Stage 1: immediate next steps

1. Everyone: talk to your advisers. This is going to be an unavoidably complex process, and you will need help from legal, administrative, actuarial and accounting professionals. Start that process now – there will be a lot of employers and trustees needing help in a hurry and it will take a long time to calculate and deliver the correct benefits

2. Trustees and employers: talk to members and staff. They will have seen the reports in the press and may be worried, excited, confused or angry. Get onto the front foot and put up a short note on your scheme website, or write to members, to say what’s going on, confirm that you will be correcting benefits and contacting affected beneficiaries individually, and explain that this will take some time to get right as it is a complex issue. Confirming you will be adding interest on past underpayments at the Court-approved rate until the arrears are all paid out should help members cope better with the delay and avoid complaints. Give your administrators and switchboard /pensions team a statement to give to members who contact them.

3. Trustees and administrators: change benefit processes for transfer quotes, transfer requests, trivial commutation and other small lump sum payments.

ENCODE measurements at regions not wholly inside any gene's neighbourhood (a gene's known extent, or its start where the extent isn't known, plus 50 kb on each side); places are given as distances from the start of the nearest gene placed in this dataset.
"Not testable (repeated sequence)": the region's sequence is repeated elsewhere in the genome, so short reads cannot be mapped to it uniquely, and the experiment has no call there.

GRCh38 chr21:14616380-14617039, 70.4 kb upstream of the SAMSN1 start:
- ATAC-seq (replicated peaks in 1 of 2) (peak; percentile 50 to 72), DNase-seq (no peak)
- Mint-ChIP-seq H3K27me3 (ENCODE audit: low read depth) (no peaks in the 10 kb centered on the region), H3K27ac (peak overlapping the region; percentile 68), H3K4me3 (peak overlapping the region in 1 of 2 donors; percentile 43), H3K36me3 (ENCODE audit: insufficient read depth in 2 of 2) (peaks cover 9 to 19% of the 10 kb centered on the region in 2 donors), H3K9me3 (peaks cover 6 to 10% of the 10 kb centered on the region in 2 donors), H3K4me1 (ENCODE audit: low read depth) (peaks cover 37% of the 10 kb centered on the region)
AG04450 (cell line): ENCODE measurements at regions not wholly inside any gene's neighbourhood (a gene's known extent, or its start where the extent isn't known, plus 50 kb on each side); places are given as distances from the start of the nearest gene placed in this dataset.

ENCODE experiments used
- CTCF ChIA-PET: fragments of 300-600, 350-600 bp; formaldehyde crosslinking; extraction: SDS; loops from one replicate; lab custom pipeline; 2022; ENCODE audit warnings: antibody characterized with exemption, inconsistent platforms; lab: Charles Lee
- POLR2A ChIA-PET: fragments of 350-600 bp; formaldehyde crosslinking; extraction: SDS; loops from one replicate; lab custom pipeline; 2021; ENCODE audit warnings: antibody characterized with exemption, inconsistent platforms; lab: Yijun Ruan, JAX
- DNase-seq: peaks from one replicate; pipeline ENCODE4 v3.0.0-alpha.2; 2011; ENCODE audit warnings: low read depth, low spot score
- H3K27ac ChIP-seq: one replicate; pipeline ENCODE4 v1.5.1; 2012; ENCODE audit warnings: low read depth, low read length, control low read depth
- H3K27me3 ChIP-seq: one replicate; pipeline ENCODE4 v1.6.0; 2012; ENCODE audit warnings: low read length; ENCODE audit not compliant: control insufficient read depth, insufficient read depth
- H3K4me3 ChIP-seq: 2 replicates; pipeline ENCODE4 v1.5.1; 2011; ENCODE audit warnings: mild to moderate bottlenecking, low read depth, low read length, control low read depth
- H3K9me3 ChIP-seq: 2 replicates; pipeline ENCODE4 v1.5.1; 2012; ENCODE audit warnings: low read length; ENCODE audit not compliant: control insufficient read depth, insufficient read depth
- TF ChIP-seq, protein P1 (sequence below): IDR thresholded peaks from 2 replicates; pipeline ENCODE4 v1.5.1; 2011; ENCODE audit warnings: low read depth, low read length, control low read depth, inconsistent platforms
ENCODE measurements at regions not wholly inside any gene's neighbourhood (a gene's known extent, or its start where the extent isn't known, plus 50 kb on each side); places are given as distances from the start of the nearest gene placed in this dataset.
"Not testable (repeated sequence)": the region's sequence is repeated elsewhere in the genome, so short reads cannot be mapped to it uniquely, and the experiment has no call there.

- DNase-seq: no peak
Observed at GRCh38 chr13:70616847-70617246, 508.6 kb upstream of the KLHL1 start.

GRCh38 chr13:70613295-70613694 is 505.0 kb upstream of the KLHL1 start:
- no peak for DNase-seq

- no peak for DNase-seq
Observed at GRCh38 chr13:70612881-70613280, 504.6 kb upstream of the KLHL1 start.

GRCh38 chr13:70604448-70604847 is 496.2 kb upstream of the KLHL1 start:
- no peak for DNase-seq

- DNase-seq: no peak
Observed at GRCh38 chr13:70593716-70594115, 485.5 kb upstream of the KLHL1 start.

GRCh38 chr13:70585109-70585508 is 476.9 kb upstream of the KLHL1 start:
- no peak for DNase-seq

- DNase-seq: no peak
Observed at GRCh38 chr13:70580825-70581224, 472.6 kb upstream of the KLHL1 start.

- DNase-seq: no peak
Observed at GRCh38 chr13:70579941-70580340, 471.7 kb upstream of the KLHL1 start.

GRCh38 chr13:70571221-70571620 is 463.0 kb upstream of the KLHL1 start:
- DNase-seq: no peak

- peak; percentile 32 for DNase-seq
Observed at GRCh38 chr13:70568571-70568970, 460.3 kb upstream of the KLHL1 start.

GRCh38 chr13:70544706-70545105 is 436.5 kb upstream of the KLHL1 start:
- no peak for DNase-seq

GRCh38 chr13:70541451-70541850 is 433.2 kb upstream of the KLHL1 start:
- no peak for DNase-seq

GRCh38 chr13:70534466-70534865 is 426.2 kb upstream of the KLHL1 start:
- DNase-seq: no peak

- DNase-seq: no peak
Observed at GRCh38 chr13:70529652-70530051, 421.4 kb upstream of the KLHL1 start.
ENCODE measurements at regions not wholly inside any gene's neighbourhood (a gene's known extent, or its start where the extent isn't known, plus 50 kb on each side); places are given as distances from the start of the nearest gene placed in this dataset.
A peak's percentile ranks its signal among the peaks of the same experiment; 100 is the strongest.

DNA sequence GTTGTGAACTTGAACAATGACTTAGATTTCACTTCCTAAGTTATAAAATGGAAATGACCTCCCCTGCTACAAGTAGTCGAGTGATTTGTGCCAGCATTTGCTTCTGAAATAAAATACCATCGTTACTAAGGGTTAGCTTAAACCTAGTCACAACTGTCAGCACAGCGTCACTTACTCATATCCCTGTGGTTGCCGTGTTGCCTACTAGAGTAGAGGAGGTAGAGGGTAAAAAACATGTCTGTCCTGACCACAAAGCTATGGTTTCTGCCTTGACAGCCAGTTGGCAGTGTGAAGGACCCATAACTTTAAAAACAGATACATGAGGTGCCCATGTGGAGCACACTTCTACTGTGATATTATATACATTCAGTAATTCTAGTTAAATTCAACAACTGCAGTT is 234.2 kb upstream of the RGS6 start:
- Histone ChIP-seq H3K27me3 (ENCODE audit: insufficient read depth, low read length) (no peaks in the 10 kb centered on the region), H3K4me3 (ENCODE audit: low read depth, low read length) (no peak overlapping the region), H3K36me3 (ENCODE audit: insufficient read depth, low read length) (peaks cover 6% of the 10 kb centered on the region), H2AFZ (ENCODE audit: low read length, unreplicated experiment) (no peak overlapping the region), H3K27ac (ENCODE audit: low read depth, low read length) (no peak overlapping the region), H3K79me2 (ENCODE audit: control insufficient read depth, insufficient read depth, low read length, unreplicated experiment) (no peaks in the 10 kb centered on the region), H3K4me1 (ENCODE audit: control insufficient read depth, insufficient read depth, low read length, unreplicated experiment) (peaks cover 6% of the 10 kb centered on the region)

• We suggest adding a warning on your new transfer quotes that the calculation does not include the outcome of the equalisation process you are about to start. If the member insists on proceeding with the transfer in the meantime, they should be aware their benefits may be undervalued. We suggest not promising any follow-up top-ups at this stage – we don’t yet know which members will need it.
  • Contact members who request transfers, or who have already requested transfers that have not yet been processed. Think about giving them the same warning and ask them to reconfirm whether they still want to transfer. If you don’t catch a transfer currently going through, make sure a record is kept to review later once you know what you have to do on transfers (see below).
  • Can you suspend trivial commutation and similar small lump sum payments? You are now on notice that your calculation may not include the whole benefit so there may not be a full discharge.